If you’ve watched their videos (two of which can be found below), you know how incredible they are but seeing them perform live takes their music to another level. Even if you’ weren’t looking, you could feel how much they were enjoying themselves and it was impossible not to enjoy it with them. Their enthusiasm is like electricity and the energy… – Pentatonix have an incredible amount of energy, not only were they all singing almost all of the time but often songs were choreographed. I can’t imagine how hard it is to do that for just one show, let alone a whole tour with both an American and European leg.

The vocals were powerful and en pointe – Avi’s bass notes were not only heard but felt – and I definitely got goosebumps at more than one point during the show.  Run to You, an original song, elicited silence from the crowd and there were moments when you could have heard a pin drop (excuse the cliché); it was beautiful to listen to and to watch. It was clear from each of their faces how much that song means to them and was possibly my favourite part of the concert (if I absolutely had to pick one). Pentatonix were made to sing together.

As well as the music, I also really enjoyed how they interacted with the crowd (everyone wanted to be Jessica, the girl they called on stage for Let’s Get It On) – when people shouted about how awesome they were, they thanked them. It was clear that they appreciated us as much as we appreciated them, which makes for a great experience all round. Kirstie’s face when Scott enlisted the audience in singing Happy Birthday to her was beautiful, she seemed so, incredibly happy.

I can’t finish this blog without mentioning three things: Scott’s ‘FLAWLESS’ shirt, which is perhaps the most perfect shirt he could have worn; Kevin’s celloboxing, I need some of that on my ipod right now – it was amazing, totally amazing; and finally, Avi’s overtone singing, I can’t even describe it other than to say that the man is clearly some kind of mystical being who has jumped out of a fantasy novel – that is the only explanation.

It was a fantastic gig and I know I will be seeing them again when they’re next in Oxford/the UK.

Barefoot Books, Oxford: I found myself in Wonderland

I found myself in Wonderland by Elou Carroll

I found myself in Wonderland by Elou Carroll

Last weekend, I popped into Barefoot Books to pick up a copy of The Snow Queen and The Twelve Dancing Princesses, when asked if I wanted them to be gift wrapped, I proudly announced that the books for me; I read them that very same day and they read as beautifully as they look. Barefoot is a beautiful place, and a publisher I would very much like to secure an internship at (fingers crossed for my application!) and perhaps one day work. The studio is not just a bookshop. It’s like a day out; if I had children, I wouldn’t take them there just for a look, I would take them there for an experience. We would stay there for hours (and then buy everything).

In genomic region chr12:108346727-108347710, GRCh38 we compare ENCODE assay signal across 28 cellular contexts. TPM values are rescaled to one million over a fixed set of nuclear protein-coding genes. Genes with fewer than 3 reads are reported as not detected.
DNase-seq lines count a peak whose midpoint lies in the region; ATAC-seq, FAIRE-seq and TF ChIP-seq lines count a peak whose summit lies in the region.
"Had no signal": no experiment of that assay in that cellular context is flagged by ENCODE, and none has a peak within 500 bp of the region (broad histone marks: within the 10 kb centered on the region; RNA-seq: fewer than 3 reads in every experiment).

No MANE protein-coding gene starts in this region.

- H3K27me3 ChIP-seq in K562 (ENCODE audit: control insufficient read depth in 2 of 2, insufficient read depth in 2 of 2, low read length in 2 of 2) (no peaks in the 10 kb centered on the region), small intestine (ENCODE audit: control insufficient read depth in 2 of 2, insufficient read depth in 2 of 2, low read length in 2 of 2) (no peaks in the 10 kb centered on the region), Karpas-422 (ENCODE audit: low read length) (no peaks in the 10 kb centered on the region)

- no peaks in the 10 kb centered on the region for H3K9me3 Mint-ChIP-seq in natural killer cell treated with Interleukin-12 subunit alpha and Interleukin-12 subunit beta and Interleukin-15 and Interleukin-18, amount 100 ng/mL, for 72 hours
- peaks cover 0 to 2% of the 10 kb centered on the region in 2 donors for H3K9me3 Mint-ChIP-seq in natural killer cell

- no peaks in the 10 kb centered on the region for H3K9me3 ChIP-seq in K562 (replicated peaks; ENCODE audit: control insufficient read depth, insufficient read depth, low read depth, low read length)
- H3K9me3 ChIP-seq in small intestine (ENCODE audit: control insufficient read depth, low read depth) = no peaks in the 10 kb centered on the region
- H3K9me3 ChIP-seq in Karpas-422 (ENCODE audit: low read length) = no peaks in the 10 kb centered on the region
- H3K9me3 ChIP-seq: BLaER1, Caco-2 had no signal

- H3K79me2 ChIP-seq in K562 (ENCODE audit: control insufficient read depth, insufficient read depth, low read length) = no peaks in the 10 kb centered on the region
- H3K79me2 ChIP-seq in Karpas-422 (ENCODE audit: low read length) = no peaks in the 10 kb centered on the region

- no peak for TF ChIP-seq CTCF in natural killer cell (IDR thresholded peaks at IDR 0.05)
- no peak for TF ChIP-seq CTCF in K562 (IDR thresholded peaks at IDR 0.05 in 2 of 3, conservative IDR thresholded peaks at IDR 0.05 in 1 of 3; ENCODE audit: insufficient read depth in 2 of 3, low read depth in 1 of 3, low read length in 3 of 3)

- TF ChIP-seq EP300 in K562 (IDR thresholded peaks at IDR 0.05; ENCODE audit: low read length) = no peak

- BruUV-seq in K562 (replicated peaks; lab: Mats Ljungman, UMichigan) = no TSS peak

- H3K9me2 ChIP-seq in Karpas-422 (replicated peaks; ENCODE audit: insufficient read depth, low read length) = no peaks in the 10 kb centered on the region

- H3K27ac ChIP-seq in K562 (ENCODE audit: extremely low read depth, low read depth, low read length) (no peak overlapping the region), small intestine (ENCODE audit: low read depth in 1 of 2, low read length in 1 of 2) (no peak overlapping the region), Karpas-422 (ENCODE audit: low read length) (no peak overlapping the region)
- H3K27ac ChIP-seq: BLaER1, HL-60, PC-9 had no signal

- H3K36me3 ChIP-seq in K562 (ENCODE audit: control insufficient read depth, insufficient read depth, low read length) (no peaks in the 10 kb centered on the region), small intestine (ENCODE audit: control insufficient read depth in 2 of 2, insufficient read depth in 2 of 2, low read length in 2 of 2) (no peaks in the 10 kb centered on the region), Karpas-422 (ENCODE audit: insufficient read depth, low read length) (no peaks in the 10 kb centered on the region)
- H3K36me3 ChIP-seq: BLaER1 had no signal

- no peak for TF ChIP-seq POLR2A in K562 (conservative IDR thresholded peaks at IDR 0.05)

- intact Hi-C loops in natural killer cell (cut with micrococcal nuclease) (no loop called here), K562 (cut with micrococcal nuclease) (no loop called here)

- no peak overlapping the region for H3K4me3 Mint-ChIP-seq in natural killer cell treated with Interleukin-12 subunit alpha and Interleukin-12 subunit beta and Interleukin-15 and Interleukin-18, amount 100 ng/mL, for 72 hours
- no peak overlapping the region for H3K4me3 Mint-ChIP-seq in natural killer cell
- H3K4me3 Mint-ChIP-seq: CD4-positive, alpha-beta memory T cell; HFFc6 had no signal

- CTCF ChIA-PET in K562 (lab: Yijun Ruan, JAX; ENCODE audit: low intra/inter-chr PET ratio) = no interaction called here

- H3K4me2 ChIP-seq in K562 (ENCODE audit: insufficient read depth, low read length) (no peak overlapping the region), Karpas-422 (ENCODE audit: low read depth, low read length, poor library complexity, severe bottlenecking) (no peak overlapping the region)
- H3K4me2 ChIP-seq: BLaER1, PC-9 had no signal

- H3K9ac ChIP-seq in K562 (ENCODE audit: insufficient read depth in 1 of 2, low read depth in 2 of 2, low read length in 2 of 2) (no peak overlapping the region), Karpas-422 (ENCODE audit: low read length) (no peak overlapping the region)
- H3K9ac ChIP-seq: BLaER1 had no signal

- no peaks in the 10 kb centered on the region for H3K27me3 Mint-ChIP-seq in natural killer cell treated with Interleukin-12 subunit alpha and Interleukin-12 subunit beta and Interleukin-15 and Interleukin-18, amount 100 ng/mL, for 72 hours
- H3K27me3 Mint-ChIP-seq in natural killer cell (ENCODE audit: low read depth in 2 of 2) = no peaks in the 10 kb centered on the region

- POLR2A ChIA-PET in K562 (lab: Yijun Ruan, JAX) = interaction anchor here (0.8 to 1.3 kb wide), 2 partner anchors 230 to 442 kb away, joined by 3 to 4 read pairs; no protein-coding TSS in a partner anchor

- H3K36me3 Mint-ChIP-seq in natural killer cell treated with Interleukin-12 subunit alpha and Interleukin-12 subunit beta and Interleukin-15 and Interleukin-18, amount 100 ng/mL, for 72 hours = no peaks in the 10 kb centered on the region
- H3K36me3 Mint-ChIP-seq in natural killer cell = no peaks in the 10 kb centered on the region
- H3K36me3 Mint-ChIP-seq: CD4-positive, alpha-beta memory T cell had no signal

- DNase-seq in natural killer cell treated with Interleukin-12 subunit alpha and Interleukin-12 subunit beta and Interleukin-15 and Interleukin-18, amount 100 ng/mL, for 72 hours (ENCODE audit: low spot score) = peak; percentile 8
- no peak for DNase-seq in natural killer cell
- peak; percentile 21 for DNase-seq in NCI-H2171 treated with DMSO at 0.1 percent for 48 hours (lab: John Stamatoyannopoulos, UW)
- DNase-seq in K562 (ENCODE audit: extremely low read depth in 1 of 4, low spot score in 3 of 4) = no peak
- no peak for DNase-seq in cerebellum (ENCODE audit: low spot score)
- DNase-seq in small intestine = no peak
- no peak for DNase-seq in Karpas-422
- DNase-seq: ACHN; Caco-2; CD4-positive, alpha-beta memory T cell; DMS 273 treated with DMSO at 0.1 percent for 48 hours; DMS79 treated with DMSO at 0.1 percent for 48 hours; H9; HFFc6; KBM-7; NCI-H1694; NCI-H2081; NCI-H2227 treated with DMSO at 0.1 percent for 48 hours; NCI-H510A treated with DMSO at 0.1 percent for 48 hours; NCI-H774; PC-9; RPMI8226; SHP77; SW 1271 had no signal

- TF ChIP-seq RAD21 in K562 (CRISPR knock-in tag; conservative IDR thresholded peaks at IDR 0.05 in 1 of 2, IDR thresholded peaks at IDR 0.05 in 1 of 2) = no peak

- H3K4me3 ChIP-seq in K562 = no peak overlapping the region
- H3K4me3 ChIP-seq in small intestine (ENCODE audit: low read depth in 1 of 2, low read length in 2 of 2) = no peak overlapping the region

In the words of Leah Lesser from the Barefoot blog:

When was the last time you walked inside a store and felt as if you had entered a different world, or stepped inside your favorite story?

When I stepped into Barefoot, I found Wonderland, Narnia, Neverland… I was in another place, plucked right from somewhere magic. As soon as I stepped through the gate, I bubbled with excitement and as soon as I opened the door my face was taken over by the most gigantic grin. Everything was so bright and colourful and the first thing you hear is children giggling in the back. One child was so excited about the books that he couldn’t stop running around and almost told his dad which book he would choose for him for Christmas. I don’t think I have ever seen a child so excited, let alone so excited in a book shop.

It was beautiful to see and that little boy is one of the reasons why I would love to work in children’s publishing. To make a child that happy, that awed about books, would be a wonderful thing.

Below is a video of the studio in question. While you can’t feel the magic properly until you’ve been there, this can give you an idea.

I have never seen a book shop I have loved so much. I am collecting a street in my mind, a street filled with beautiful book shops. Some are old, some are new, some I’ve not yet visited  but Barefoot sits at the top, on a hill, a bright light with the wind rushing whirring around it like rustling pages.

Barefoot books: The Snow QueenBarefoot books: The Twelve Dancing Princesses

Extraordinary Things in Ordinary Places

This morning, as I sat on the bus reading Veronica Roth’s Divergent (for the second time, more on that in a later entry) on the way to OICPS, I witnessed one of the most beautiful sunrises of my life. As I glanced out the window to see whereabouts I was, I was met with the fields by Water Eaton Park and Ride, covered in mist with the sun peeking over the top. Everything was in sepia.

When I looked up again, I was met with something better, something which looked as if it had leapt right out of a painting and I wish I had a camera. Rising up next to the sun, so close it looked huge, was the silhouette of a hot air balloon.